Have you noticed? Indoor plants are back, and even bigger than they were in the macrame-swathed 1970s. These days, collectors will pay hundreds, even thousands of dollars for a snippet of a rare houseplant. 

But you don’t need to be a collector to appreciate the power of plants to beautify our home spaces.

“A space isn’t complete until you’ve added the plants,” says Jennifer Robbins, the interior manager for Botanical Designs, a Seattle design firm specializing in corporate plantings such as those at Climate Pledge Arena, University Village and Bellevue Square. “It’s typically the last thing people add after the color and furniture, but once you have plants, it really feels like a home.” 

There are many psychological reasons why the presence of plants, a visual connection to the natural world, makes us feel relaxed, Robbins says.

“There are a lot of benefits to biophilic design — which is using nature in our built spaces,” she says. “There’s increased productivity, reduction of stress and greater quality of life. They’ve actually found it can reduce stress and anxiety for trauma survivors.”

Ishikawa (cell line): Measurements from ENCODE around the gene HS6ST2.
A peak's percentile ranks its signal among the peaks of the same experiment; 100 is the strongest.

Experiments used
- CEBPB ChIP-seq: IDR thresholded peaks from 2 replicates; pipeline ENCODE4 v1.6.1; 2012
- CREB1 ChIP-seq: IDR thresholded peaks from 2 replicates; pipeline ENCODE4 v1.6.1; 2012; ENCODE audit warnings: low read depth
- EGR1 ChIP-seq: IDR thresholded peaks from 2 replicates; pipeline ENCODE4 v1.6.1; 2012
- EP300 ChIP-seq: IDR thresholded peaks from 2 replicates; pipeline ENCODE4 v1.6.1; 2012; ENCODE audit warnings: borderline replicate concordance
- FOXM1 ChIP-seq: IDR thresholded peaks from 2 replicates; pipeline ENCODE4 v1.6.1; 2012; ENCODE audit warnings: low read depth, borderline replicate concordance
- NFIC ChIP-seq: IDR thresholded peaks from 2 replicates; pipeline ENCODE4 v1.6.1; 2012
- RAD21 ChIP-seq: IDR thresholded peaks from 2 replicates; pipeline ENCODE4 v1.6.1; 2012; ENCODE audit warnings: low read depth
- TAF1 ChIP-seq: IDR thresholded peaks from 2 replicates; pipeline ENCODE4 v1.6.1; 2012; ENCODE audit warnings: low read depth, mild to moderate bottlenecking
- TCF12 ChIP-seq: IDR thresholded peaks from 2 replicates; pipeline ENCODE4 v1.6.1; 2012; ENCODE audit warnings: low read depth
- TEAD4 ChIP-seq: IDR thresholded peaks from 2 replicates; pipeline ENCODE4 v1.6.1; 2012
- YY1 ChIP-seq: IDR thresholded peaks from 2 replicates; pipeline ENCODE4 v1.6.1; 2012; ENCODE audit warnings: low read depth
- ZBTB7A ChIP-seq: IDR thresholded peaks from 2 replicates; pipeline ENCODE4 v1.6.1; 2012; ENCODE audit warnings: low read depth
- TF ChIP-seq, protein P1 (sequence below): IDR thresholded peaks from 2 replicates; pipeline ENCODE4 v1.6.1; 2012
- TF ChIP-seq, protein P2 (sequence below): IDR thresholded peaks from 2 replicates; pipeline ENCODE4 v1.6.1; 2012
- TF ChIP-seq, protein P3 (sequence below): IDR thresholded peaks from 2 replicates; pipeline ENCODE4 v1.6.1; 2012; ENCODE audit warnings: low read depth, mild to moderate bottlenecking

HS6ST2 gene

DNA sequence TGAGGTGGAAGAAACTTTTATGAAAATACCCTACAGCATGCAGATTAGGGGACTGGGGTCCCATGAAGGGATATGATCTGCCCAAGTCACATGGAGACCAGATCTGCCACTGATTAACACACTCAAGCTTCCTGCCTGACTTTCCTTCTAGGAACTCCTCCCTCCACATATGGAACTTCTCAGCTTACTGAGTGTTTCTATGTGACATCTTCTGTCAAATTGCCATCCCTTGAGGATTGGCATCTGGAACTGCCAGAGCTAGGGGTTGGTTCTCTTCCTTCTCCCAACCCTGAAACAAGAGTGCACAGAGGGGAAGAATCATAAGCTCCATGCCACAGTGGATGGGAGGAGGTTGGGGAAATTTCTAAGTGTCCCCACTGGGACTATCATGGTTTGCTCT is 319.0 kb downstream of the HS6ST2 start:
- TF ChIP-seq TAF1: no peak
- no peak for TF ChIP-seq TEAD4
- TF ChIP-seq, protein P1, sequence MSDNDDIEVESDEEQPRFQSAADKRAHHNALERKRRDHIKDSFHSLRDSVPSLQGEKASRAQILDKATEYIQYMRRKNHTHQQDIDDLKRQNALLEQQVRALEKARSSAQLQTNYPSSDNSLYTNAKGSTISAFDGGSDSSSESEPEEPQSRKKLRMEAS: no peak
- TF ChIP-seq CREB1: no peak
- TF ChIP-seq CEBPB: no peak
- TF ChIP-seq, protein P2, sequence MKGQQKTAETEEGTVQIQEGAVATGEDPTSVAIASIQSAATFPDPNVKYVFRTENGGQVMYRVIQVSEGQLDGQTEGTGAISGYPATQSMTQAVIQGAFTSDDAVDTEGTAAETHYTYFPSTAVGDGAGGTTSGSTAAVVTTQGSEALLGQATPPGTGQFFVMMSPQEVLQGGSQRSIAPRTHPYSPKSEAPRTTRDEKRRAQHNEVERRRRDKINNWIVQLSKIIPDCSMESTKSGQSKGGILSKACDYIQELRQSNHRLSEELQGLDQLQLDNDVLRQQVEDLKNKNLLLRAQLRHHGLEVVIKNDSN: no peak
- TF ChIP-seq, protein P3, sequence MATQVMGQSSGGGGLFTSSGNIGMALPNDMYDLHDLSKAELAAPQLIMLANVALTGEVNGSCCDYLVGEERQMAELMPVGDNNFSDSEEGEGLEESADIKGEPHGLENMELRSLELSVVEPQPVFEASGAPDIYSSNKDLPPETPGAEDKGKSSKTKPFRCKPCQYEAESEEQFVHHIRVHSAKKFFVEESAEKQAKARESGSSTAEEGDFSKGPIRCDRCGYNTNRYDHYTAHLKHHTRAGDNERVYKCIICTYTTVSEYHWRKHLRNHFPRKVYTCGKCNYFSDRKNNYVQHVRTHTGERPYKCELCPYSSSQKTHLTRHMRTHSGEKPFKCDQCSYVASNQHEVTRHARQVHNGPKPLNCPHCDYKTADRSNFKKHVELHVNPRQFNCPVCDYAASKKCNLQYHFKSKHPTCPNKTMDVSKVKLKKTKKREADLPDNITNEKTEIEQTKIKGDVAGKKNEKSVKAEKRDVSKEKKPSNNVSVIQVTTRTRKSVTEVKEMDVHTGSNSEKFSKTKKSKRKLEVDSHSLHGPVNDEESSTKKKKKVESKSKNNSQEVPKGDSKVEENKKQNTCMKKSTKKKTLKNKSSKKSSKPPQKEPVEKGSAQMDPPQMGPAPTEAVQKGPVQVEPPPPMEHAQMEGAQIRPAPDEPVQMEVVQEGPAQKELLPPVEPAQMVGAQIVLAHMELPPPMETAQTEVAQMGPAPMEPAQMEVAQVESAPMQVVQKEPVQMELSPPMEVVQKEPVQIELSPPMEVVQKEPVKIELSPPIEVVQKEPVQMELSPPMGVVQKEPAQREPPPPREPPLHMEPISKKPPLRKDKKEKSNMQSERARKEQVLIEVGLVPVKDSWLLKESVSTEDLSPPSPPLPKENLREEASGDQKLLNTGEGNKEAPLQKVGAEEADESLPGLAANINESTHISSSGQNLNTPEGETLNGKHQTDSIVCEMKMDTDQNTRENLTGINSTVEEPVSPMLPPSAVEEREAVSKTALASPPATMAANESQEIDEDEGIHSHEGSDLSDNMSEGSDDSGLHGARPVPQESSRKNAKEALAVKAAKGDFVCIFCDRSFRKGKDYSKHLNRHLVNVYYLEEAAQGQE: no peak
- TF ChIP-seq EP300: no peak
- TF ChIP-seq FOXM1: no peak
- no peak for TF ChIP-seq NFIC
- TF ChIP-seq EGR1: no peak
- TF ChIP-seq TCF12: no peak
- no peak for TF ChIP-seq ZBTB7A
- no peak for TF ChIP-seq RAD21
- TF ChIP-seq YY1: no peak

Another benefit, Robbins adds, is the reduction of VOCs (volatile organic compounds) in the air. “Air quality is so much better if you have plants in your space,” she says.


All of that is in addition to the feel-good bonus that comes from nurturing. “It’s almost like a low-key pet that’s thriving,” she says.

As design tools, plants can add warmth and vitality, screen views and act as visual accents. Robbins says Botanical Designs will often use a trough-style planter to delineate seating, work and entry areas in lobbies and restaurants, for instance. 

Making room

Riina Martin had been struggling to find a way to separate her husband Andre’s new workspace within their West Seattle home. Hoping to find a semi-sheer screen and perhaps some soundproofing, she shopped in vain for a room divider. One day, while looking at a small hanging planter she’d recently purchased at Ikea, inspiration struck. The Chilistran planter was already designed to hang one upon another — so she used 15 to make a full wall of them.

Strong welded brackets and heavy-duty drywall anchors were key ingredients in the install. “We have an almost 1-year-old, so it had to be strong,” Martin says.

And the result? “We were actually pleasantly surprised — it does muffle some sound,” says Martin. She says her husband loves it “because he can see light through it and still feels like he’s working in a little jungle.”